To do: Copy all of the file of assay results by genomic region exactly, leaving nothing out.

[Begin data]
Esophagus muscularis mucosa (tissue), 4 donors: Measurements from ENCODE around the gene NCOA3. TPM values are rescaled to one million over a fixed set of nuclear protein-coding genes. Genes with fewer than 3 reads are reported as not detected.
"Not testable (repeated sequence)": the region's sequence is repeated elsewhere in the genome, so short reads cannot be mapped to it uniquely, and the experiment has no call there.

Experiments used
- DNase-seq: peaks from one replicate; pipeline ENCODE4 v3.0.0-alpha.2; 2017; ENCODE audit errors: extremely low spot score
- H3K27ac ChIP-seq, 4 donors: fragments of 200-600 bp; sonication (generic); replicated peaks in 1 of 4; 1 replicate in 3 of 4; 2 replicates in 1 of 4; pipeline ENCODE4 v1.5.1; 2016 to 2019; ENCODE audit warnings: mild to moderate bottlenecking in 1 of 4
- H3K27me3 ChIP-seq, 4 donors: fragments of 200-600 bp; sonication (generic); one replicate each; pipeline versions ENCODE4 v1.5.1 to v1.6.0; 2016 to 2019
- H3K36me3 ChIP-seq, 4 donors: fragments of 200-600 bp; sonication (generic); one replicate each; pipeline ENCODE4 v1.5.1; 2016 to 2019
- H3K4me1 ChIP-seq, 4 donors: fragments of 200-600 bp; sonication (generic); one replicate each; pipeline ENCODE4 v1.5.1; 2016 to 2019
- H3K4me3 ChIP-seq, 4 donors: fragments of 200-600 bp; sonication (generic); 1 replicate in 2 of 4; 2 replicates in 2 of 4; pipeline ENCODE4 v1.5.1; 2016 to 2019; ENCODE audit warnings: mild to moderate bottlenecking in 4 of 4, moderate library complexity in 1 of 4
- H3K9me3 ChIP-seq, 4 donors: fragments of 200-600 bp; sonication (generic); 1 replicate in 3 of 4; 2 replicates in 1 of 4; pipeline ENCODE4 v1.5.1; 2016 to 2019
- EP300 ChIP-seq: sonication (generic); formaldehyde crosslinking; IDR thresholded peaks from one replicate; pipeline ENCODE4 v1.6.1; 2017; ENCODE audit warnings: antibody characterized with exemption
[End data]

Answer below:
Esophagus muscularis mucosa (tissue), 4 donors: Measurements from ENCODE around the gene NCOA3. TPM values are rescaled to one million over a fixed set of nuclear protein-coding genes. Genes with fewer than 3 reads are reported as not detected.
"Not testable (repeated sequence)": the region's sequence is repeated elsewhere in the genome, so short reads cannot be mapped to it uniquely, and the experiment has no call there.

Experiments used
- DNase-seq: peaks from one replicate; pipeline ENCODE4 v3.0.0-alpha.2; 2017; ENCODE audit errors: extremely low spot score
- H3K27ac ChIP-seq, 4 donors: fragments of 200-600 bp; sonication (generic); replicated peaks in 1 of 4; 1 replicate in 3 of 4; 2 replicates in 1 of 4; pipeline ENCODE4 v1.5.1; 2016 to 2019; ENCODE audit warnings: mild to moderate bottlenecking in 1 of 4
- H3K27me3 ChIP-seq, 4 donors: fragments of 200-600 bp; sonication (generic); one replicate each; pipeline versions ENCODE4 v1.5.1 to v1.6.0; 2016 to 2019
- H3K36me3 ChIP-seq, 4 donors: fragments of 200-600 bp; sonication (generic); one replicate each; pipeline ENCODE4 v1.5.1; 2016 to 2019
- H3K4me1 ChIP-seq, 4 donors: fragments of 200-600 bp; sonication (generic); one replicate each; pipeline ENCODE4 v1.5.1; 2016 to 2019
- H3K4me3 ChIP-seq, 4 donors: fragments of 200-600 bp; sonication (generic); 1 replicate in 2 of 4; 2 replicates in 2 of 4; pipeline ENCODE4 v1.5.1; 2016 to 2019; ENCODE audit warnings: mild to moderate bottlenecking in 4 of 4, moderate library complexity in 1 of 4
- H3K9me3 ChIP-seq, 4 donors: fragments of 200-600 bp; sonication (generic); 1 replicate in 3 of 4; 2 replicates in 1 of 4; pipeline ENCODE4 v1.5.1; 2016 to 2019
- EP300 ChIP-seq: sonication (generic); formaldehyde crosslinking; IDR thresholded peaks from one replicate; pipeline ENCODE4 v1.6.1; 2017; ENCODE audit warnings: antibody characterized with exemption